NYT Stokes Israeli-Palestinian Tensions
Tensions are rising between Israel and the Palestinians in the West Bank and across the Gaza border, fueled by baseless accusations by Palestinian President Mahmoud Abbas that Israel was responsible for the death of a jailed Palestinian prisoner afflicted by cancer.
So how does the New York Times report this event? With equal, balanced coverage of hard medical evidence pitted against the Abbas-led Palestinian hue-and-cry campaign? Forget it. The Times long ago shed its "all the news that's fit to print'' motto, substituting an all-out pro-Palestinian agenda to shape its news coverage.
A glaring example of this agenda journalism can be found in an article by Jerusalem correspondent Isabel Kershner in the April 4 edition ("Tensions Rise As Israel And Gaza Swap Strikes" page A8).
Here is Kershner's lead paragraph: "Israeli-Palestinian tensions rose sharply on Wednesday with a resumption of clashes at the Gaza border as Palestinian prisoners in Israeli jails declared a three-day hunger strike to protest a fellow inmate's death, saying Israel was responsible."
Is Israel responsible for the death of Palestinian terrorist Maysnia Abu Hamdiya, serving a life term for sending a suicide bomber to a Jerusalem café? To say the least, this is a highly inflammatory charge. But does it stand up to further scrutiny? And what does Israel have to say about it? And what evidence is there?
Given the highly-charged accusation against Israel in the lead paragraph, one might expect prompt placement of Israel's response and the actual medical findings. Say in the second or third paragraph? But not at the Times.
After her lead paragraph, Kershner diverts instead to this week's clashes between Israel and the Palestinians, returning to Hamdiya's death only in the 13th paragraph, which mentions in the second sentence that he had been diagnosed with throat cancer.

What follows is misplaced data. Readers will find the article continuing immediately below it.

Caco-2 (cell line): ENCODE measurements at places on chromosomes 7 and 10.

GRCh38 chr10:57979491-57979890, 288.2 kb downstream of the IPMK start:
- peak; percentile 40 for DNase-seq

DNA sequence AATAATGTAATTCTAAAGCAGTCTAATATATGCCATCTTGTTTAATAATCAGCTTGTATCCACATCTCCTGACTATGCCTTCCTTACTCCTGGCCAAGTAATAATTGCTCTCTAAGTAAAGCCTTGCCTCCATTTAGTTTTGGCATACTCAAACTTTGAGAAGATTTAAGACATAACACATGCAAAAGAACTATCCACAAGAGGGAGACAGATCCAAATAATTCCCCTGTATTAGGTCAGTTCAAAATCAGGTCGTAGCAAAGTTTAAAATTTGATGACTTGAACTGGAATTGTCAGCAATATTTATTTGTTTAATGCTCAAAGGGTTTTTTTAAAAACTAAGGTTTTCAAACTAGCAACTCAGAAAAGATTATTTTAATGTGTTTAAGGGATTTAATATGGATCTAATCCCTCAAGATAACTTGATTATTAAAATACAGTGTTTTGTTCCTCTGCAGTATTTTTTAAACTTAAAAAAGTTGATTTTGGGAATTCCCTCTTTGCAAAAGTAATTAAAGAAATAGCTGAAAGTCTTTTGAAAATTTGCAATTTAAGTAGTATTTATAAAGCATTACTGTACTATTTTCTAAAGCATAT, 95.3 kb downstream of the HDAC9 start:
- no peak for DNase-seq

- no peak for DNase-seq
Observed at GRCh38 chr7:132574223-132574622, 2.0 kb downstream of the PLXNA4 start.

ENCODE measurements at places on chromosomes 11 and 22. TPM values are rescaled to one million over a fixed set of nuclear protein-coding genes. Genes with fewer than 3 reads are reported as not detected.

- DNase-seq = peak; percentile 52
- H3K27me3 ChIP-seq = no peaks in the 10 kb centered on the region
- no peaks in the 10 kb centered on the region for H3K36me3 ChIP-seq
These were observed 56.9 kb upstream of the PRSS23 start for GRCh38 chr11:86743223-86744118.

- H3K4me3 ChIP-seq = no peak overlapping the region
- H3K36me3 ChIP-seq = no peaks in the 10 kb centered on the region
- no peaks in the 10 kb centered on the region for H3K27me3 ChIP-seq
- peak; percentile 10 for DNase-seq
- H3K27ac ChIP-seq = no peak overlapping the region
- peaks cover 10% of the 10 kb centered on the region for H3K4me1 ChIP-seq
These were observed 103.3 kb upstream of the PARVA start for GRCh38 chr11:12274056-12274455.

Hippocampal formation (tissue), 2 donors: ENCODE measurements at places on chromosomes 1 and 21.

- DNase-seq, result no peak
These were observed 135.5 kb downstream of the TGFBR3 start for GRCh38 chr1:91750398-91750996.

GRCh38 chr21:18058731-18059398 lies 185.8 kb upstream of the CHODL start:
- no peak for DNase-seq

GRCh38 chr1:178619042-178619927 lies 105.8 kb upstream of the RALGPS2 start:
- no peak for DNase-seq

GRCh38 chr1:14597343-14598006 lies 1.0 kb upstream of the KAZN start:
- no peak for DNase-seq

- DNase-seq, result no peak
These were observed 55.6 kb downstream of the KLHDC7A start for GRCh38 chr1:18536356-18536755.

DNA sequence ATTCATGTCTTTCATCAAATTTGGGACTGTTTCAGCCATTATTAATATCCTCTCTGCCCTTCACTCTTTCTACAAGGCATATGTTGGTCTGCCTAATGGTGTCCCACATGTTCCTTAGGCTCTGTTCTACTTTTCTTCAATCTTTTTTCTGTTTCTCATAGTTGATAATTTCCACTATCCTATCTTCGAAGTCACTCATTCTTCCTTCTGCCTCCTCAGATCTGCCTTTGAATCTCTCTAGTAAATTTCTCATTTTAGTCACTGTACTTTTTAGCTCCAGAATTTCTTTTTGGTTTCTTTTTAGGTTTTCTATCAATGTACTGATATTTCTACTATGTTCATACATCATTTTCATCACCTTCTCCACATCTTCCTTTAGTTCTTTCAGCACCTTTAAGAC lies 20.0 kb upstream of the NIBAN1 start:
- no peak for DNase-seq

It is not until the 16th paragraph -- in a 17-paragraph story -- that Kersner finally mentions that Israel had conducted an autopsy in the presence of a Palestinian expert of forensic medicine, which found that the imprisoned Palestian terrorist had died from "complications of cancer" and had been a heavy smoker.
Even that doesn't begin to tell the full story. Kershner omits the specific findings of the autopsy which make it clear that the cancer complications were so vast and had spread so far that Hamdiya's condition was beyond any possible medical treatment -- the throat cancer had spread to the lungs, neck, chest, liver, spine and ribs. Also, the autopsy showed "no evidence of bruising" -- a clear indication that the prisoner had not been subjected to physical abuse or torture. None of this appears in Kershner's piece.
Yet, having reported in her lead paragraph Palestinian propaganda that "Israel was responsible" for Hamadiya's death, shouldn't Kerhsner have disclosed all available evidence to the contrary -- and played it near the top of her article? She, of course, did neither.
When it comes to the Israeli-Palestinian conflict, Palestinian propaganda trumps hard Israeli evidence at the Times, with the latter getting back-of the-bus treatment, or no mention at all.
Leo Rennert is a former White House correspondent and Washington bureau chief of McClatchy Newspapers